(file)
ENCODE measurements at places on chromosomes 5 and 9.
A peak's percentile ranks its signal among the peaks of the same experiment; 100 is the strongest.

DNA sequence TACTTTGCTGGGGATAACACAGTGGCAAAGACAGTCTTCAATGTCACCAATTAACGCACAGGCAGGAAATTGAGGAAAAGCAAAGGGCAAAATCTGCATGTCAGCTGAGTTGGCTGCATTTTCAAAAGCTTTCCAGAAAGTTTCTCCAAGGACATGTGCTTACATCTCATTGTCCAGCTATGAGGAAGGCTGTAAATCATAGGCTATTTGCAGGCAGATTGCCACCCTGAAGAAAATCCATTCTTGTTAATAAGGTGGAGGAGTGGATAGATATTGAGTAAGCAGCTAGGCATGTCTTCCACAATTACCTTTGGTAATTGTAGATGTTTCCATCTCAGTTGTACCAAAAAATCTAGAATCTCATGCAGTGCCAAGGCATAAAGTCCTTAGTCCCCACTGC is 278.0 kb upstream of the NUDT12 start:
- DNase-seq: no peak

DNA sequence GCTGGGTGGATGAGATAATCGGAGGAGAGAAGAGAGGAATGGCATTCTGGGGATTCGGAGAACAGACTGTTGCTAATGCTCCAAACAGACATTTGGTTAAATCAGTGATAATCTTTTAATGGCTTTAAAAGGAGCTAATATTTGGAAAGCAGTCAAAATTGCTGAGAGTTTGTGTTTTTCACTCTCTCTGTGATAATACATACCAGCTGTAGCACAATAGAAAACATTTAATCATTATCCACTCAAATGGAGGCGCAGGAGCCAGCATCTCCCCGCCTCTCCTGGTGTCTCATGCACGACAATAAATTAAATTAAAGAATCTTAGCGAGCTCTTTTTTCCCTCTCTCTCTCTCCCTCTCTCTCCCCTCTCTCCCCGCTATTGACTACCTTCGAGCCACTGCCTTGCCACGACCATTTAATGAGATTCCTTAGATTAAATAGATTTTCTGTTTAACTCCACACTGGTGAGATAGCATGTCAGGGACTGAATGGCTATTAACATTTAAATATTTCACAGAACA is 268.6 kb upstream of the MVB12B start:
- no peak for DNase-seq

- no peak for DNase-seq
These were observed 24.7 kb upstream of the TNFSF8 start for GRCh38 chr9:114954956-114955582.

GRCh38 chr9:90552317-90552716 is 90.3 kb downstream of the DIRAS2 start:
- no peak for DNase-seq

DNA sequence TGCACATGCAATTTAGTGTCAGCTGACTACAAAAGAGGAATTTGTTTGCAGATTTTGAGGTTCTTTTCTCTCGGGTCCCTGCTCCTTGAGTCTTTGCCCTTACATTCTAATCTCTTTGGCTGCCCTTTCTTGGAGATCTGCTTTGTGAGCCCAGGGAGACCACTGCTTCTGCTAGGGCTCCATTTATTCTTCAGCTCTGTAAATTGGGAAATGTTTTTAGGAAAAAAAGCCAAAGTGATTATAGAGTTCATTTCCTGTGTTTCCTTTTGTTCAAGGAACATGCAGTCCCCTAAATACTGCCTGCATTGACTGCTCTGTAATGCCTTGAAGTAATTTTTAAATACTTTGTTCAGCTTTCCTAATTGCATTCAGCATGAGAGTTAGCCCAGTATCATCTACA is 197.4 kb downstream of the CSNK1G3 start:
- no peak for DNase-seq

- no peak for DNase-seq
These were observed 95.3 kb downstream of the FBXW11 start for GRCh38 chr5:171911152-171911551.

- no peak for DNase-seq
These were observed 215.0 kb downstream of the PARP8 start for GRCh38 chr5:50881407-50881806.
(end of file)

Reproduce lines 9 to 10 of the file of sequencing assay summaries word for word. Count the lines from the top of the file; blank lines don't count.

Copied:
GRCh38 chr9:90552317-90552716 is 90.3 kb downstream of the DIRAS2 start:
- no peak for DNase-seq